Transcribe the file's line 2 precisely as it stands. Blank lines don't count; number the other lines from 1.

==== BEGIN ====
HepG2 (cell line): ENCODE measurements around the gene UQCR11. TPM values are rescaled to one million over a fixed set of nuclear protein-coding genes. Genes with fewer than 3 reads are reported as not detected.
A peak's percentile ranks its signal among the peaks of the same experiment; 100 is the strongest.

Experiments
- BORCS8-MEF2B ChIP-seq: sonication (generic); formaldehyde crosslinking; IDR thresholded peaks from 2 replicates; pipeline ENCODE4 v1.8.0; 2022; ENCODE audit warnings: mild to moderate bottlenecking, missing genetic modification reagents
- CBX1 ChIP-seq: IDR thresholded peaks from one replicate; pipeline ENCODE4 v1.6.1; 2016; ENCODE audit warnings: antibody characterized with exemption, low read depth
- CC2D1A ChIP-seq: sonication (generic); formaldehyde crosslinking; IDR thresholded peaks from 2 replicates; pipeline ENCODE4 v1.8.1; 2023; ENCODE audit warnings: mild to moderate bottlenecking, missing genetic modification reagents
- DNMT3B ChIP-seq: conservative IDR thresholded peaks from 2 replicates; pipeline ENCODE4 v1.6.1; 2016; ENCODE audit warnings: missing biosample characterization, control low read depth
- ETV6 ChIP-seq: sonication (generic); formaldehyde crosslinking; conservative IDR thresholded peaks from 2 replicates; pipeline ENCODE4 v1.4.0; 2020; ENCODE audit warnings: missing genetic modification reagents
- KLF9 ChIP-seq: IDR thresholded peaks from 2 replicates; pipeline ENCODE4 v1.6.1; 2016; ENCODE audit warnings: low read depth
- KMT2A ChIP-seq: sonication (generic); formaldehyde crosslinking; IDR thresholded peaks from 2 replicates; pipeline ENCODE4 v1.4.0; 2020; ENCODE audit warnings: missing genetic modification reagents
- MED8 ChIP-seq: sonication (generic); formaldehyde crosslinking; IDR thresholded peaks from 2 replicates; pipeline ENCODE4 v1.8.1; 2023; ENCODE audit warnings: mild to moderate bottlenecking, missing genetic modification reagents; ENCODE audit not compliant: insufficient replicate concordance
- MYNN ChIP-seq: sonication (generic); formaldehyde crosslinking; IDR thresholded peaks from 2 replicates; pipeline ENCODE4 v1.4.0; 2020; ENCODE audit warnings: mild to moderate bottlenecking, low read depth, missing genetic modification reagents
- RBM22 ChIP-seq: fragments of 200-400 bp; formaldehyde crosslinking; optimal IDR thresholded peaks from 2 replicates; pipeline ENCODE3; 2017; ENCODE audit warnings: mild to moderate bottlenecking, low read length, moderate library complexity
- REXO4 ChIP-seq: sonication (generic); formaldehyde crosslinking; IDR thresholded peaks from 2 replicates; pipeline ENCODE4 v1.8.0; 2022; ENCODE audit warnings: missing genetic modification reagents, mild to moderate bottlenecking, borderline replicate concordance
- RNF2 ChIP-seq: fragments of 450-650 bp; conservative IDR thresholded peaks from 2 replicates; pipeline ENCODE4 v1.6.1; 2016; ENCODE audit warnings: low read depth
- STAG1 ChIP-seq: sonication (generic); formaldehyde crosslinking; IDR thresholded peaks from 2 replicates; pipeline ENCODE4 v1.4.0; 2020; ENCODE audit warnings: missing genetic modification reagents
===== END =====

A peak's percentile ranks its signal among the peaks of the same experiment; 100 is the strongest.